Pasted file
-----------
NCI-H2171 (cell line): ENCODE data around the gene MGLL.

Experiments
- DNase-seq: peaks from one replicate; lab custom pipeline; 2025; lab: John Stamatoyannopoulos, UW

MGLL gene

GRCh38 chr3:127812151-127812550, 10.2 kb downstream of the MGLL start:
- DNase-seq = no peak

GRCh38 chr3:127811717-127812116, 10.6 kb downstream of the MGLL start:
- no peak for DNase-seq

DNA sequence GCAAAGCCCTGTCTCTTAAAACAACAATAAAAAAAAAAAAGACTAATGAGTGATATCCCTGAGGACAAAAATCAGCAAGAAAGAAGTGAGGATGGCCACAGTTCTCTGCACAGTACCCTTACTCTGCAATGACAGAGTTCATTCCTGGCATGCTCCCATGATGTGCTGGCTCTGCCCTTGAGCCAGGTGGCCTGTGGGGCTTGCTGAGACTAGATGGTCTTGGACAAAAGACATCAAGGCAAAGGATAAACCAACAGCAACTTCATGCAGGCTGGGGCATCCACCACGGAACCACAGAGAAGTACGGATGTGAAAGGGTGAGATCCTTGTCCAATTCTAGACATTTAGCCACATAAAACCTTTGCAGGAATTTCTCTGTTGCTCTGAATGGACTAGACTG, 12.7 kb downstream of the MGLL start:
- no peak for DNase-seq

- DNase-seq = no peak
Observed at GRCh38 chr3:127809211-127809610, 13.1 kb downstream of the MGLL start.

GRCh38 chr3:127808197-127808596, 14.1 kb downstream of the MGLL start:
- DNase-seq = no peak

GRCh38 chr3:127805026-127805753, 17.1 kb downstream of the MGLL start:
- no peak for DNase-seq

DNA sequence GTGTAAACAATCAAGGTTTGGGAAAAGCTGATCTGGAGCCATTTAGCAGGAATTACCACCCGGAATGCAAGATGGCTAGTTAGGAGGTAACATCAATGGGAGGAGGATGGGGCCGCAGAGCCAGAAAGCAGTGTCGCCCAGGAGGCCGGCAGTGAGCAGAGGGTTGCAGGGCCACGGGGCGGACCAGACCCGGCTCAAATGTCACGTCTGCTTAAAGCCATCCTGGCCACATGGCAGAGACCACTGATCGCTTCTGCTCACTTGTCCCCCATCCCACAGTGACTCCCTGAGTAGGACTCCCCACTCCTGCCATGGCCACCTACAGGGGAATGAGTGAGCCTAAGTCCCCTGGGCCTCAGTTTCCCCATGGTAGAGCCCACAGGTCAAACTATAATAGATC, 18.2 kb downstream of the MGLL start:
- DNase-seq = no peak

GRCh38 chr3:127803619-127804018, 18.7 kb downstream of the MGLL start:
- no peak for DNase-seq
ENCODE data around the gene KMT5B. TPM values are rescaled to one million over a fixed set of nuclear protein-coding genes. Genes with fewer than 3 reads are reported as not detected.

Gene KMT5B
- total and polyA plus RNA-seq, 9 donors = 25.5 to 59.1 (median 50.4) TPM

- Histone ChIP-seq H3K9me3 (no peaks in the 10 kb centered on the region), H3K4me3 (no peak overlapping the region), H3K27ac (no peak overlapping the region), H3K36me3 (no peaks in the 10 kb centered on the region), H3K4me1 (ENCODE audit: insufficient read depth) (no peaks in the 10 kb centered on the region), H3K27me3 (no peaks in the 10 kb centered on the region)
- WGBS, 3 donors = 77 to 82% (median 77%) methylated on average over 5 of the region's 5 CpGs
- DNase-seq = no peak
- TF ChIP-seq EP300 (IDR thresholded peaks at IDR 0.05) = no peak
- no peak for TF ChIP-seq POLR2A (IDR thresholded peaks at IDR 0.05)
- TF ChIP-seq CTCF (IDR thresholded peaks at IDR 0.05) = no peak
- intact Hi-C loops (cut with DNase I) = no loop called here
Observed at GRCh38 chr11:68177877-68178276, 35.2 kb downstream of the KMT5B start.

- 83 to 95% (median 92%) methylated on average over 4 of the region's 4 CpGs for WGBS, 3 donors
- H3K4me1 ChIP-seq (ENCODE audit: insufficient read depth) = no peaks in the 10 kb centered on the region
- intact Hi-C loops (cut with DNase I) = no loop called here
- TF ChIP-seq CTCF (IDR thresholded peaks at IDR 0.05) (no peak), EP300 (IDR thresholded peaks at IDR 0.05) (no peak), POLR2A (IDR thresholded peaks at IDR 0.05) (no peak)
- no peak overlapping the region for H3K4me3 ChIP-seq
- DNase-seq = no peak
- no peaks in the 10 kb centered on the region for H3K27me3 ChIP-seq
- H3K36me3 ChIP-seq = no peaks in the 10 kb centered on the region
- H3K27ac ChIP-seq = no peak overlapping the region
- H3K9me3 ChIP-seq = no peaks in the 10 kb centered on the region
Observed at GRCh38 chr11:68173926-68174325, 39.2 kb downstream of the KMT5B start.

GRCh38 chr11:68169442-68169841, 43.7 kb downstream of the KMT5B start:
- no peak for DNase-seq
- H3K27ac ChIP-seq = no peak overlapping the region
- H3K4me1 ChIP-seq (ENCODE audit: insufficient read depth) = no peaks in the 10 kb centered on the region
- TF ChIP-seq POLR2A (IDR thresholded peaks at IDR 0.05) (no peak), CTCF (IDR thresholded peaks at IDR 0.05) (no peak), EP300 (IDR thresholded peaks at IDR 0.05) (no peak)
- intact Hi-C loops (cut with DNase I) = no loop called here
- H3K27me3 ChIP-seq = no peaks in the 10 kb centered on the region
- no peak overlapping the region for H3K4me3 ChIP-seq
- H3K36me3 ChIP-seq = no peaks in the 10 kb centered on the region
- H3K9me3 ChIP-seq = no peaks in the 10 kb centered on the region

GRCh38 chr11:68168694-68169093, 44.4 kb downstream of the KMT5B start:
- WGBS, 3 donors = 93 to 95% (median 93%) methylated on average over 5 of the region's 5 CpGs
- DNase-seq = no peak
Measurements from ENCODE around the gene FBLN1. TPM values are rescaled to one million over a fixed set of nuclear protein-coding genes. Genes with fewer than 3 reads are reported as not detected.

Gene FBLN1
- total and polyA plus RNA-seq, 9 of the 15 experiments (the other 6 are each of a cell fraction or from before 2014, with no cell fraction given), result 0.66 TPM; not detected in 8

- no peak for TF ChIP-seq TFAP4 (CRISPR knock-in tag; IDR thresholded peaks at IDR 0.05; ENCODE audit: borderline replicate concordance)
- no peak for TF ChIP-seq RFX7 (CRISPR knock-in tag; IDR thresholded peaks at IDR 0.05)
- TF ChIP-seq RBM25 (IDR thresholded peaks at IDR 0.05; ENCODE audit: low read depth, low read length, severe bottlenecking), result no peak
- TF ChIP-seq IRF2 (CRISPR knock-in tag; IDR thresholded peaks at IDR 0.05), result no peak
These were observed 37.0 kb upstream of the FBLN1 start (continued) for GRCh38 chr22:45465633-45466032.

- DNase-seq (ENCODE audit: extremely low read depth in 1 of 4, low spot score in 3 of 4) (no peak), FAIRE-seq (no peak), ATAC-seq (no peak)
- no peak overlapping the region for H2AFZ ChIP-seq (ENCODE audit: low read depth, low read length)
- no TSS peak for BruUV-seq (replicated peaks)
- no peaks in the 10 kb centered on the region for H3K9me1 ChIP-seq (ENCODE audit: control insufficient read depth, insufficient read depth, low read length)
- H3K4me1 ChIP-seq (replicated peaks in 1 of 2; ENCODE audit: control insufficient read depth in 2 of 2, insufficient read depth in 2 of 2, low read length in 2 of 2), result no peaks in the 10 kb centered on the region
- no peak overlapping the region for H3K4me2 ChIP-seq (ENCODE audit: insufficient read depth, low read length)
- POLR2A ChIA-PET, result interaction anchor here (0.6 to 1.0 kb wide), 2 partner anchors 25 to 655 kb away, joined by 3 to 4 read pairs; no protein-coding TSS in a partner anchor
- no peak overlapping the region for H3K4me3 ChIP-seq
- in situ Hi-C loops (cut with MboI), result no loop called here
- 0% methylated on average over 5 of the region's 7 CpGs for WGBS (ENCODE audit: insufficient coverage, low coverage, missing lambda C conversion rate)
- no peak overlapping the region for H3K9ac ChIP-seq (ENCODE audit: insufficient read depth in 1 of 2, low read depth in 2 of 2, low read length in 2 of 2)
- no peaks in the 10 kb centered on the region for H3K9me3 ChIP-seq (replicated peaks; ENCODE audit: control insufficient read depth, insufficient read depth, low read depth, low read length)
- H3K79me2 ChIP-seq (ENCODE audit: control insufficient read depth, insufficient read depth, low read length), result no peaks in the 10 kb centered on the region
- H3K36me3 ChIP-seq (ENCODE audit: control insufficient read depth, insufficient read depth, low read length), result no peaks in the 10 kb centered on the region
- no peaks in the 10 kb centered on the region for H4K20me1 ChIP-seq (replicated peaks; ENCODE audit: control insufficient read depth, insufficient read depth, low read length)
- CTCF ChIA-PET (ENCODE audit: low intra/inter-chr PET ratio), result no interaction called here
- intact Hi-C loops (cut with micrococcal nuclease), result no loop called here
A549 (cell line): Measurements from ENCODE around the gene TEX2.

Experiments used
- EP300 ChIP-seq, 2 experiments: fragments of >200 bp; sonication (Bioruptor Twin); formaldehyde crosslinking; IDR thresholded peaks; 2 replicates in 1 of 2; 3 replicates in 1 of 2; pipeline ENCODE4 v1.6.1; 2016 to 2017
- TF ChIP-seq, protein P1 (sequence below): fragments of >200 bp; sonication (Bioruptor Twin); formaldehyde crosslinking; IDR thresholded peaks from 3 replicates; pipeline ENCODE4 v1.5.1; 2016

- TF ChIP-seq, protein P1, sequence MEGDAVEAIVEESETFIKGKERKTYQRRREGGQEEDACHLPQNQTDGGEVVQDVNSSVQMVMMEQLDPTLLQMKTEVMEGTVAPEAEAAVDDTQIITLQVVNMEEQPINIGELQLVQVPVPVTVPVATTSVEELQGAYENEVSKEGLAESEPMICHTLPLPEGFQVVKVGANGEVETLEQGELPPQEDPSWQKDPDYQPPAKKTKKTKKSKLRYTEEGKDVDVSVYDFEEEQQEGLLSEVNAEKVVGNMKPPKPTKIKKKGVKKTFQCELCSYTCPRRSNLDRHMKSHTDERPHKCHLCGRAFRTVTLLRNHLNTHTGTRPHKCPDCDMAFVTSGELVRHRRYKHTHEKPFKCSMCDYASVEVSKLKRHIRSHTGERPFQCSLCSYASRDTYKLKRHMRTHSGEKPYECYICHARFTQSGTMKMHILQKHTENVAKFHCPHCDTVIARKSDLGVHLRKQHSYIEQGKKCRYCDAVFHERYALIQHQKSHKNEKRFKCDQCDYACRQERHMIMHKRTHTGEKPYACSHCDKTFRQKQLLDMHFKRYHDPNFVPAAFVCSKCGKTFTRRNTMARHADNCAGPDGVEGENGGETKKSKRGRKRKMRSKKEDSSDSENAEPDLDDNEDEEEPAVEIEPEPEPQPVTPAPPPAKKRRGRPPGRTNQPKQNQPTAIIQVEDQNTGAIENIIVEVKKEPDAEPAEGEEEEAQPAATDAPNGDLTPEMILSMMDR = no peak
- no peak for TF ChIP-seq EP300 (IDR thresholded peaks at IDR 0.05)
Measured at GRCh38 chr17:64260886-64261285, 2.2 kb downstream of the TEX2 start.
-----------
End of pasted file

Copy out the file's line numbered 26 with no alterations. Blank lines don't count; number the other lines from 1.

- DNase-seq = no peak